What to Look for when Outsourcing to Low-Cost Countries Within Regulated Environments

Mark Rauenzahn
December 18, 2015
In today’s work environment manufacturers, OEM’s, ODM’s are looking at every possible way to be more cost competitive, grow profits, and find new market entry points. Traditionally the more flexible industries (automotive, industrial products, consumer goods) have used the outsourcing tool to gain a financial benefit. Whether it is starting an internal facility or growing their supply base and finding new opportunities in the local market. Although how companies in do regulated markets use outsourcing to their benefit while complying with regulations? We will analyze this from four different perspectives:

Labor Arbitrage

This is the most traditional reason why companies outsource to low cost environments. Often when you look at the financials of a firm or a factory, indirect and direct labor are the largest % of cost associated with manufacturing a product or service. Companies ask themselves “is there a core competency in a low-cost country, which can make a product or service better than our current manufacturer”? People understand this and have generally been able to see the progress companies have made in the past 20 or 30 years. Whether it is China, Vietnam, Malaysia, or India there is a market for all types of companies to set up in their country. Often companies look for reductions in the range of 30-50% of their labor cost or piece price to make the switch and validate the new environment. Regulated environments are now coming under increased price pressure (aerospace, healthcare, biotechnology) due to increased competition and new market entrants that need a different price point. In order for these regulated environments to outsource properly they re-think the way they manufacture today in the United States. Often to manufacture an aerospace or medical product there are control limits when trying to manufacture.   Companies must focus on a significant amount of training and bringing the new workforce up to the level that the traditional manufacturer is at.

Market Impact

By entering a new market and starting to manufacture products, can companies find new sales avenues in that country? In some deeply regulated environments, there are “offset” agreements in which companies must manufacture a certain amount in a country in order to sell products. This is very prevalent in the aerospace and military hardware environment which will guarantee the purchasing country some production, employment, and training in their country. Per Exhibit 1 you can see that the top four countries for outsourcing are US, China, India, and Poland. Outside of Poland, there are major economies in the other three markets. Each with tax schemes allowing multi-national companies to enter market grows the local demand, and produce products for a lower cost. The size and type of market must be taken into consideration when trying to outsource. HourlyNerdExhibit 1. % of Respondents in Deloitte Survey on where they have outsourced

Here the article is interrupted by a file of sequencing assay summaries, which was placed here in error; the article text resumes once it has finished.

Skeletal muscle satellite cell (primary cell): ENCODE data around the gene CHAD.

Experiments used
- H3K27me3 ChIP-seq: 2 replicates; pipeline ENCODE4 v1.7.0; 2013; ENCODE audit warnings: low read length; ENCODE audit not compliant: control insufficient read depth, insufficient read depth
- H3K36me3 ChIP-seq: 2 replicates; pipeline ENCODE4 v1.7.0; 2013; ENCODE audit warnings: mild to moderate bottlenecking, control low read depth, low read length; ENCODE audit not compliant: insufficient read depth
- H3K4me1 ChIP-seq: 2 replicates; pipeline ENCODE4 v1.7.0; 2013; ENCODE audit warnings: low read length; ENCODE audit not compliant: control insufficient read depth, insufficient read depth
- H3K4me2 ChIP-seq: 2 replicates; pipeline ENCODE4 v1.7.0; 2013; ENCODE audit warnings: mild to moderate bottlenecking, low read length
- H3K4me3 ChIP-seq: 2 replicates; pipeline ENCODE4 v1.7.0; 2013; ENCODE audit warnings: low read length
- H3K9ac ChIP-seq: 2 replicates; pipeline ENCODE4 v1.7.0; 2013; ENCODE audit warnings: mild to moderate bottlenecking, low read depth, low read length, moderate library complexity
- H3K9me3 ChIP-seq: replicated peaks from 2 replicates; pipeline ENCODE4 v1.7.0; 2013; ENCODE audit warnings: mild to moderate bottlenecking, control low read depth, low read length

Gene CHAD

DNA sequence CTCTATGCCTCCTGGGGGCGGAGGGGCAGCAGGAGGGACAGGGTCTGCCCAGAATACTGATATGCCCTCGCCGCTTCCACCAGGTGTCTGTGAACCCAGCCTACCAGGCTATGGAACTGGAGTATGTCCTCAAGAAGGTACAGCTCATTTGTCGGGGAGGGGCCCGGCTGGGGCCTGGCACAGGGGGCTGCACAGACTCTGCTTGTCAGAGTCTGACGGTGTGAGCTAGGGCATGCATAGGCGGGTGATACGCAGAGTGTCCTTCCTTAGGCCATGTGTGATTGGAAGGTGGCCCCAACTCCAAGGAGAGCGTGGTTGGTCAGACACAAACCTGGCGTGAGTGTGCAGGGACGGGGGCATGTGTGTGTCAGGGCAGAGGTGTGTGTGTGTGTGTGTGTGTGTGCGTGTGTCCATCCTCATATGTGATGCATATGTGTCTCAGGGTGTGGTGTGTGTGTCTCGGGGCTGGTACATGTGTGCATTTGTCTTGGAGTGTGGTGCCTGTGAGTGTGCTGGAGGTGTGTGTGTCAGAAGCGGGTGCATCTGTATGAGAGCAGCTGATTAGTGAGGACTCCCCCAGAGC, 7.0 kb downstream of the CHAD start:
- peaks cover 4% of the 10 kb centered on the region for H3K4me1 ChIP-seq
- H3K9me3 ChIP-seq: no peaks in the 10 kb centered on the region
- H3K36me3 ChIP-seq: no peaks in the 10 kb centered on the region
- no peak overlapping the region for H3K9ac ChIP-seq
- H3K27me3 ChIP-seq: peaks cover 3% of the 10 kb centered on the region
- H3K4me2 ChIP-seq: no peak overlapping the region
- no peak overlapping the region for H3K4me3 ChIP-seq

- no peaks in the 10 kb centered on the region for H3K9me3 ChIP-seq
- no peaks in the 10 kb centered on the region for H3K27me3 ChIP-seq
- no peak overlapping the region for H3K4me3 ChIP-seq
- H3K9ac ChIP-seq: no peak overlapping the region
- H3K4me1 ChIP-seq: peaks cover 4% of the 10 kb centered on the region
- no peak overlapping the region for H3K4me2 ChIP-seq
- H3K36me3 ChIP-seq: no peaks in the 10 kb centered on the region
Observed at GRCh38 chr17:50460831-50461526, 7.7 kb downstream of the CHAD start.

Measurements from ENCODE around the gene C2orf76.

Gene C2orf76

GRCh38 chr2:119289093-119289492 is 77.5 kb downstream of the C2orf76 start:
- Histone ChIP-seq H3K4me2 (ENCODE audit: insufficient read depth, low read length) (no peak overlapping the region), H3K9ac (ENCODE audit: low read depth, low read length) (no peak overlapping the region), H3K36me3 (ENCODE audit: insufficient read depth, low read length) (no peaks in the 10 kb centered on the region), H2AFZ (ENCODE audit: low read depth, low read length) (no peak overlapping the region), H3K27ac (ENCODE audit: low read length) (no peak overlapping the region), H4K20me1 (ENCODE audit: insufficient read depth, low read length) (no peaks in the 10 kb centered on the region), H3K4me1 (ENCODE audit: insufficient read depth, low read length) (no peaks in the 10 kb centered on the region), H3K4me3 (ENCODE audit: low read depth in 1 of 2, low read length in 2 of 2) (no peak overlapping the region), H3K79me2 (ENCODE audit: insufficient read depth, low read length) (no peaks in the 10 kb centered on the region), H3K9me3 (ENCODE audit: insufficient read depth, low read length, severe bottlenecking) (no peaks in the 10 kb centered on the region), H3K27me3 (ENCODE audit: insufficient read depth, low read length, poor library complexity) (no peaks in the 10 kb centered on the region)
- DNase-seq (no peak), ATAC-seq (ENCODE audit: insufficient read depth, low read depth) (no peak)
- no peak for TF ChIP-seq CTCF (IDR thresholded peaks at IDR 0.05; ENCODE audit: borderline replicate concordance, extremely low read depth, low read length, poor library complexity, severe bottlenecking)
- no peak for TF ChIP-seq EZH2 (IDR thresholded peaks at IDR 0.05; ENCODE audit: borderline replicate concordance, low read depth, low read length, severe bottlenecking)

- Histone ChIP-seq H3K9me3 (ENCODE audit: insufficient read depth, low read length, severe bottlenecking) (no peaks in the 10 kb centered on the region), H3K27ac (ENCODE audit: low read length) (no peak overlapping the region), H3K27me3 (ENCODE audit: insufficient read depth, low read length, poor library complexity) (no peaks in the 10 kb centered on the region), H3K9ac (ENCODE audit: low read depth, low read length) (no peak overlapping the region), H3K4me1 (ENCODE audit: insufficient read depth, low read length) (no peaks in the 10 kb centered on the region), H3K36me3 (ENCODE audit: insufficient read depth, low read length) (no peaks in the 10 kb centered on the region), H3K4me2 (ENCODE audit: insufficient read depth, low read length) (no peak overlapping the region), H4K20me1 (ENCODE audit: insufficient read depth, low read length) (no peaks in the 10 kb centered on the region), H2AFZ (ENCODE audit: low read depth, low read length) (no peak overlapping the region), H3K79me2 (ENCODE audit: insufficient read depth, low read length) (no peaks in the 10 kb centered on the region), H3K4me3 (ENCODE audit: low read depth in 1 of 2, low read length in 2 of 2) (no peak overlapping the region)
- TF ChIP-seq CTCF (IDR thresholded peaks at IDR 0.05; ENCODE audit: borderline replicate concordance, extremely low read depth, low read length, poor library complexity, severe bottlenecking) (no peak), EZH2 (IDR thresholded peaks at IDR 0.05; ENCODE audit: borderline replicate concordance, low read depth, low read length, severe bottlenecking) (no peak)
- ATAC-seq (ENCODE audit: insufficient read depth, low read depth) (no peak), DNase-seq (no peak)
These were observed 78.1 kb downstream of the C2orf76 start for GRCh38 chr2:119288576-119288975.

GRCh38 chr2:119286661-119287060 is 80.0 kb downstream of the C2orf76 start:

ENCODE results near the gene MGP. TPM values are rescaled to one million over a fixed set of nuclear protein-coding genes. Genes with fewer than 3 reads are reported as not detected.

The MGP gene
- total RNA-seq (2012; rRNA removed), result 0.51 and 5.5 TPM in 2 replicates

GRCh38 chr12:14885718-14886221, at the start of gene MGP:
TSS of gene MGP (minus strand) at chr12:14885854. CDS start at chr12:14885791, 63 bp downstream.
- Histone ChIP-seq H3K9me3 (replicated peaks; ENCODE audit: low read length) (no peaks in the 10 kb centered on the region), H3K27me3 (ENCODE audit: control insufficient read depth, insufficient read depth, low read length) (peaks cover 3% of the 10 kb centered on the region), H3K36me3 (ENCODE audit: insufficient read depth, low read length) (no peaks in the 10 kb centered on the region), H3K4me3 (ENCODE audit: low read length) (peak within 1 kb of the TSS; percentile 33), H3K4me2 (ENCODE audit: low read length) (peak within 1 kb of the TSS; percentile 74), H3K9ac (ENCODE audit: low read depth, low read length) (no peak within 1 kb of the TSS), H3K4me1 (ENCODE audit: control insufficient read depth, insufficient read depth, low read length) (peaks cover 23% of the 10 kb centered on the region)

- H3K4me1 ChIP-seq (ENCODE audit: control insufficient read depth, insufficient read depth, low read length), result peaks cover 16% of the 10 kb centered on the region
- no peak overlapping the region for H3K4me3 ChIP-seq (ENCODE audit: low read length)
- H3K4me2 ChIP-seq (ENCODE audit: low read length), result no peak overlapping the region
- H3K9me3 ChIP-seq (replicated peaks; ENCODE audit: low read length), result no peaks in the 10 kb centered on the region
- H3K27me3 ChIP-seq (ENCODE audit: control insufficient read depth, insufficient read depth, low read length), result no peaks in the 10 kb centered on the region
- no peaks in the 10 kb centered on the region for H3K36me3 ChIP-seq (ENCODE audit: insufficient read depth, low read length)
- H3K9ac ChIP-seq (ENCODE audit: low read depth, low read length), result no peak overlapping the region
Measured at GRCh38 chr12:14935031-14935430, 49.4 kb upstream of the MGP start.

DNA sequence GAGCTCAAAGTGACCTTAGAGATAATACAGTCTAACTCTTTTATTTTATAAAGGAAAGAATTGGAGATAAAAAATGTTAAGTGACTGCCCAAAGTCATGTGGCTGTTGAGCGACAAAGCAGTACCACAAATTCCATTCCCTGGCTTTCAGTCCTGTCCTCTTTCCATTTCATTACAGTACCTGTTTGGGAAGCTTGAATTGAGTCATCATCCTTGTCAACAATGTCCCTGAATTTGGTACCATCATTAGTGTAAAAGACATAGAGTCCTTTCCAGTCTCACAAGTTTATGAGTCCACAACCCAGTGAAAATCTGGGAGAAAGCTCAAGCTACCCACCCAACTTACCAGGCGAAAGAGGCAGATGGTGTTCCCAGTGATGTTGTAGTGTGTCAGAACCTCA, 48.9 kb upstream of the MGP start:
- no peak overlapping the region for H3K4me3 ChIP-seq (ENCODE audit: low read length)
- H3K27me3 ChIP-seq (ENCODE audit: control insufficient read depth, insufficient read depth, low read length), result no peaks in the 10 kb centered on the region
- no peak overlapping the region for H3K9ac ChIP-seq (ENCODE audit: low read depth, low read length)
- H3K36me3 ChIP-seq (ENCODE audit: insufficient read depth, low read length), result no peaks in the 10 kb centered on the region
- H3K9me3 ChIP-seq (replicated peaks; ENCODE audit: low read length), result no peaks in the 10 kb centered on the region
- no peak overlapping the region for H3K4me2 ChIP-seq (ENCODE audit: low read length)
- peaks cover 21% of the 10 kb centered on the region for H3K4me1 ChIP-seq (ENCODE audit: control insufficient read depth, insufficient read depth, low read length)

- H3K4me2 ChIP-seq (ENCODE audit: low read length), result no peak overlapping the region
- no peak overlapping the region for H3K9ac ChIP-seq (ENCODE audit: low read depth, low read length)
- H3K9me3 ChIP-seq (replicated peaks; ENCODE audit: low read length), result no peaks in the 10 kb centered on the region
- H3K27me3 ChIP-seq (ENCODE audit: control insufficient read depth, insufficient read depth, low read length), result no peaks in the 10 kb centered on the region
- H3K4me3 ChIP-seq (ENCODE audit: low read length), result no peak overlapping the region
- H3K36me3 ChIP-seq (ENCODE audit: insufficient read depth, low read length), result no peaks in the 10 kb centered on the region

Quality of Products

In today’s world quality has to be guaranteed. Whether it is an outsourcing telecom company in Bangalore India or toy manufacturer in Shanghai China the quality must be consistent with the host country. When looking at the regulated market, this is what is a severe focus for this part of the economy. Specifically, in the biotech or medical device field, one recall can cost the company millions of dollars if the service or manufacturing isn’t transferred properly.

Full Supply Chain View

Now companies are looking at the full supply chain of their products and how can we make the product streamlined from a customer perspective. Taking a look at what Amazon has done, how can companies deliver their products in a fast and effective way to their customers? This becomes difficult in regulated environments because sometimes raw material or certain processes are regulated to purchase from unique suppliers. When manufacturing companies are looking to outsource they need to consider where the inbound raw material is coming from, the logistics associated with that, and where their customers are. This will allow the company to fully maximize the savings benefits of the outsourcing transaction. So with those four sections highlighted you can see that regulated environments have a lot to consider when looking to outsource versus internally manufacture. Companies need to understand the pros and cons of each area highlighted and whether the transaction makes sense to move forward.  

About the Author

Mark Rauenzahn

Accomplished, results-focused leader with extensive experience directing operational and supply chain activities to obtain long term success. Proven success collaborating with key global suppliers. Talent for developing and implementing innovative operational initiatives, and focused long term strategies. Excellent interpersonal skills, able to communicate effectively with department leaders, team members, suppliers (including OEMs/ODMs in Asia and Europe), and executive decision makers at all operational and strategic levels.

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